Although even autocratic governments require knowledge to exercise and maintain power, knowledge institutions play special roles in representative democracies. As the U.S. Supreme Court has said, in the Grosjean (1936) and Pittsburgh Press (1973) cases, “informed public opinion is the most potent of all restraints upon misgovernment.” In a democracy, the citizenry — or at least a sufficient swathe of the citizenry and their elected representatives — need access to good information to be able to identify trends of social and economic fact, as well as knowledge of relevant national and world history that bears on current issues. Knowledge is needed to select candidates to support: citizens must be able to evaluate arguments by opposing candidates for public office and to resist manipulation (which can come from many sources). Knowledge is also needed to engage in reasoned argument with fellow citizens. And knowledge is needed for the rule of law to be in effect and for the law to work to serve justice — so that laws, and how they are enforced, and what their effects are, can be known and evaluated.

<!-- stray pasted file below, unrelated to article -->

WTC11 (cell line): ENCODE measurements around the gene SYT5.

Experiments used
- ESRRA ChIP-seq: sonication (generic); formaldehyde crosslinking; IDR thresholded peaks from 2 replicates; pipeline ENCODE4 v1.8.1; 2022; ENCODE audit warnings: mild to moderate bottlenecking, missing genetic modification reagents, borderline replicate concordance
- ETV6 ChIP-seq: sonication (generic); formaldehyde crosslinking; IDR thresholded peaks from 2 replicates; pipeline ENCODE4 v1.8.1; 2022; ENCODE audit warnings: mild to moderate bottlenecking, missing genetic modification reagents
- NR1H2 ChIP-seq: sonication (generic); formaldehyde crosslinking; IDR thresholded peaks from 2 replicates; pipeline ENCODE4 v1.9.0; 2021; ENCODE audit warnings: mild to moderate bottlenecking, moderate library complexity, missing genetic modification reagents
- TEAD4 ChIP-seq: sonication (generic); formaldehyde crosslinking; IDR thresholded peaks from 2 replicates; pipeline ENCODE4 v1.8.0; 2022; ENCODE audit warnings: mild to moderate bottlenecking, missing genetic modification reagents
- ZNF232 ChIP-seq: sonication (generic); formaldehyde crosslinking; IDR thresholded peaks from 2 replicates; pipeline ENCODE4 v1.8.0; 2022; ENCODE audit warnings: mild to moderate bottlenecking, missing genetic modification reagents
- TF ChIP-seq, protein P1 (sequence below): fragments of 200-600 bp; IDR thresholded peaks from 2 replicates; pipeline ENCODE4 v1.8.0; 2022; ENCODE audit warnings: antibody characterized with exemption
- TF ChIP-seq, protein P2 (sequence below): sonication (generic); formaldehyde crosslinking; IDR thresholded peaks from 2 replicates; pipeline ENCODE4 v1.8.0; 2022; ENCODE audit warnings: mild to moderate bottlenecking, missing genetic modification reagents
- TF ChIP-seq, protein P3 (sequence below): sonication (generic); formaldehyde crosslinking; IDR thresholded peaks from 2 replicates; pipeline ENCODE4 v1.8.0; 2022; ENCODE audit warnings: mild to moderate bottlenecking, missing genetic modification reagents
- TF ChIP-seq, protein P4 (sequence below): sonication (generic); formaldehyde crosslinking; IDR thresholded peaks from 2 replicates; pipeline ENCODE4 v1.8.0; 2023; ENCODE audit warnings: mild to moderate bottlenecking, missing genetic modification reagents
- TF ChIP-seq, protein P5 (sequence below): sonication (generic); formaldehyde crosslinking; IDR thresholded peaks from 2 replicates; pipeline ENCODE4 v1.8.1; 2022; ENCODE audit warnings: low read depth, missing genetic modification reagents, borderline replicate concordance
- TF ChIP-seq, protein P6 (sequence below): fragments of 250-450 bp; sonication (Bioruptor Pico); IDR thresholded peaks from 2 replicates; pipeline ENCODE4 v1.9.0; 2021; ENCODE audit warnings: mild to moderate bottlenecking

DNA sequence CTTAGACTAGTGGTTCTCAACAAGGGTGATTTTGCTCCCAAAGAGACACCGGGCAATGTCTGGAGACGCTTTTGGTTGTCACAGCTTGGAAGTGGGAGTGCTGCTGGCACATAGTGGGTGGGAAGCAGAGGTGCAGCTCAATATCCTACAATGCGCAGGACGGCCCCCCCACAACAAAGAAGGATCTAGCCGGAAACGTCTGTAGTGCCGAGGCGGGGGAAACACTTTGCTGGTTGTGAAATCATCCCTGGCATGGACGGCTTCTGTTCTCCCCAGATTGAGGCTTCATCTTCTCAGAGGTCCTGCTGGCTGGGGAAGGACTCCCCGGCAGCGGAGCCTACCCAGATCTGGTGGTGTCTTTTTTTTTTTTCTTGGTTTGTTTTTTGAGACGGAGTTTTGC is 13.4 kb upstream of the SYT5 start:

Some knowledge institutions receive special constitutional protection for some of their activities: the press, referred to in the First Amendment’s text, and institutions of higher learning and their faculty, whose “academic freedoms” may be protected by judicial interpretations of the First Amendment. Knowledge institutions may also be affected by other, more general, constitutional provisions. Additionally, knowledge institutions may be helped or hurt by legal regimes across a range of areas including anti-trust, communications (including internet regulation), corporate (both for-profit and non-profit), immigration, and tax law; government spending, accreditation, and licensing programs; patent, copyright, and defamation law, and so forth.
Given the centrality of knowledge institutions in constitutional democracy — and given the centrality of our role as legal scholars in sustaining our democratic system as one of constitutional government under law — knowledge institutions offer a field of research to which some of our future scholarly efforts might fruitfully be devoted.
In whatever their field of interest, and through whatever scholarly approaches they use, law faculty and their scholarship will, I believe, continue to contribute to the important work of sustaining constitutional democracy and the rule of law, and of moving towards an ever-improving and more just legal system.